This week, Newt Gingrich pretty much frittered away any chance he had, however small. I wasn’t his supporter anyway, but I at least acknowledge his ability to communicate and his flair for coming up with ideas. His marital failings, and the manner in which they were carried out, reveal a deeper problem. I believe God can turn someone around via true repentance, but I wasn’t convinced his repentance was very genuine. Yet now, with his attack on Rep. Paul Ryan’s plan for getting us out of our debt problem, Gingrich has alienated most of the rest of Republicans who weren’t as focused on moral issues.

I never believed Gingrich had much of a chance to get the nomination in the first place, but he is now electoral toast with Republican primary voters. His political fate is sealed, and his run is over almost as soon as it began.

That leads some commentators to think that Mitt Romney is the frontrunner, which I find highly disturbing. This is the man who won’t disavow his own healthcare plan that is bankrupting Massachusetts. Somehow, he wants us to believe that what he did with that plan, which is the forerunner for Obamacare, is somehow different than the Obama approach.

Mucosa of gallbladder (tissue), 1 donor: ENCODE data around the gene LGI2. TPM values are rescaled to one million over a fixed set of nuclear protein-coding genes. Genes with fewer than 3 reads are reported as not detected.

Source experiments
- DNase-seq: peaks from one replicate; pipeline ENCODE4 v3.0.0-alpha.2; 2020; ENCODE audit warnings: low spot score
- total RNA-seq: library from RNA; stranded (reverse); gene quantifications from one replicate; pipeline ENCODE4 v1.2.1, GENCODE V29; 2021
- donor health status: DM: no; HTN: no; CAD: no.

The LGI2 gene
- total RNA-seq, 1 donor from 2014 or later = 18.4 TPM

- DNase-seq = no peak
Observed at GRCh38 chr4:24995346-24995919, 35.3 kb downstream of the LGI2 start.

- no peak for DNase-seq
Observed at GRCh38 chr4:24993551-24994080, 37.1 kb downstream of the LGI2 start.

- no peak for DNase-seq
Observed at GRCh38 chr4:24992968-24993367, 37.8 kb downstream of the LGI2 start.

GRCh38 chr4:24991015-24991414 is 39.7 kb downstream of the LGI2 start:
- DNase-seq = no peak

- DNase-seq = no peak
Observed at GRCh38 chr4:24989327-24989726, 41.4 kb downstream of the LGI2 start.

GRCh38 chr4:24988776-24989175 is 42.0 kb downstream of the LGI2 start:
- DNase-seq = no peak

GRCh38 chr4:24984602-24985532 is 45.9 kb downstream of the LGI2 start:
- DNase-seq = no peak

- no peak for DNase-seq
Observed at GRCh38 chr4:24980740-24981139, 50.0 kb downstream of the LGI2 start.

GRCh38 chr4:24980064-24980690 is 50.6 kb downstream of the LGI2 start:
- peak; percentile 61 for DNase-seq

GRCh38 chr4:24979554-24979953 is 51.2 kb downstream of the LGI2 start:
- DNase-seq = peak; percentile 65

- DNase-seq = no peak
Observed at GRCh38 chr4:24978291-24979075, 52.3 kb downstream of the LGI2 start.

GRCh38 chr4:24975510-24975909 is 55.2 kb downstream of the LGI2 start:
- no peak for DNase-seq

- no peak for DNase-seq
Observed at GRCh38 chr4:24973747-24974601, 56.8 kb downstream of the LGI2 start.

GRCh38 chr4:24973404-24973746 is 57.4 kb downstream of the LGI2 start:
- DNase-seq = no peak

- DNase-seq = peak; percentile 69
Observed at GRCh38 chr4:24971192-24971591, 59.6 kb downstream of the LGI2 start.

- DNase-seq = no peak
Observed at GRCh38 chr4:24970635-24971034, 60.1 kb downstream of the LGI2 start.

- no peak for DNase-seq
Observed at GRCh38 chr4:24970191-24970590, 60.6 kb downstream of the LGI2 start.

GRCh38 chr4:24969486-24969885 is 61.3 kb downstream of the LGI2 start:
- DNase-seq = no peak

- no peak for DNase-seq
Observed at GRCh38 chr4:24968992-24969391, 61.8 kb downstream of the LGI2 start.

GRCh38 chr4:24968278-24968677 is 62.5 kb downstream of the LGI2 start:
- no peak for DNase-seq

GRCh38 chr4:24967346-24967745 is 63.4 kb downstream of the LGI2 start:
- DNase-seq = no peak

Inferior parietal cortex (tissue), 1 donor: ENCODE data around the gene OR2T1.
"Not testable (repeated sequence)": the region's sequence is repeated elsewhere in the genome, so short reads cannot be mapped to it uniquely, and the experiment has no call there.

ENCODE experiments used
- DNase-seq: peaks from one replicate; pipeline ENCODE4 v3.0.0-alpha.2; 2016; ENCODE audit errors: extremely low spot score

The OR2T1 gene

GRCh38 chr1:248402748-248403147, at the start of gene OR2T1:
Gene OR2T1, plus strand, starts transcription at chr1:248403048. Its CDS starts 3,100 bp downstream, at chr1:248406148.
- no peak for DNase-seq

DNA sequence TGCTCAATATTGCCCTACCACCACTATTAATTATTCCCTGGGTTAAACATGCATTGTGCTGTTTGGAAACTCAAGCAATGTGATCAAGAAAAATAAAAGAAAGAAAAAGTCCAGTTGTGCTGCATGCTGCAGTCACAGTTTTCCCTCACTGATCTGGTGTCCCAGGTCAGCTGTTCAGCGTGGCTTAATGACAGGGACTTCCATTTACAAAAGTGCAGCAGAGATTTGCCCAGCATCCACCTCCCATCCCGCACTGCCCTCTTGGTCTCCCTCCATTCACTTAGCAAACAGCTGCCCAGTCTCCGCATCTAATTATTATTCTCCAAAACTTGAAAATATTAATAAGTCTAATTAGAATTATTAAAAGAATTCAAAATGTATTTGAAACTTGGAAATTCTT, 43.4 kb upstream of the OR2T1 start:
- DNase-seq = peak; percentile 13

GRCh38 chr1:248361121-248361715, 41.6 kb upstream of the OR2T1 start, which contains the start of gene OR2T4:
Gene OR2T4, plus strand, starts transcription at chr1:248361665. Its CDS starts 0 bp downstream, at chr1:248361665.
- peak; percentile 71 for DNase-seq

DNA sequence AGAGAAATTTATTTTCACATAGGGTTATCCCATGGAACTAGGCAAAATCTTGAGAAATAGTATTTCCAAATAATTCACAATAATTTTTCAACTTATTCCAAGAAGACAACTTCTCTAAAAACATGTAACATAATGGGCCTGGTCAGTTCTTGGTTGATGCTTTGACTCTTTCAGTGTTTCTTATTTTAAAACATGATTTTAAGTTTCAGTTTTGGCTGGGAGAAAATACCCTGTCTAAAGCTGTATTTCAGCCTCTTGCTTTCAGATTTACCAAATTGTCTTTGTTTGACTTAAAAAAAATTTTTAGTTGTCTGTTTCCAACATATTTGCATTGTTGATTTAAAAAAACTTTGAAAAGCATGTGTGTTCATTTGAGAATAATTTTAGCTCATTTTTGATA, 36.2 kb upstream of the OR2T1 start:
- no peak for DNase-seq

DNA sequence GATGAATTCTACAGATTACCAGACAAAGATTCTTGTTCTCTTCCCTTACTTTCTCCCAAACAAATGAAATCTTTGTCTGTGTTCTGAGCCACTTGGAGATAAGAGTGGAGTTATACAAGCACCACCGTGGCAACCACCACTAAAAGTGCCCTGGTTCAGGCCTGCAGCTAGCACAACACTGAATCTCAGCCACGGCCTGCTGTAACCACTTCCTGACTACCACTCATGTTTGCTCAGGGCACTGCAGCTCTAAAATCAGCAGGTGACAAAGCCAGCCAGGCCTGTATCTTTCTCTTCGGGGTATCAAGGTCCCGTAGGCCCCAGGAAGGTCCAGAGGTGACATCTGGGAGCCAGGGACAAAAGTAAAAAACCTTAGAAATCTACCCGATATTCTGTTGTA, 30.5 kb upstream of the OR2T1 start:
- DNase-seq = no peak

Sorry, I’m not convinced. If this is the best the Republicans can do, they will deserve to lose again in 2012. However, I’m still hopeful that primary voters will not succumb to this type of doubletalk and will instead gravitate toward someone who will effectively challenge the Obama agenda and present a positive vision for the future.

Who will that be?

The Albatross & the Trump Card

Two businessmen are making noise as presidential contenders: Mitt Romney and Donald Trump. Both have serious flaws. I know my opinion of them will not sit well with everyone, but I always strive to be as open as possible about my views, realizing that I could be wrong, but believing that it is important to air legitimate concerns.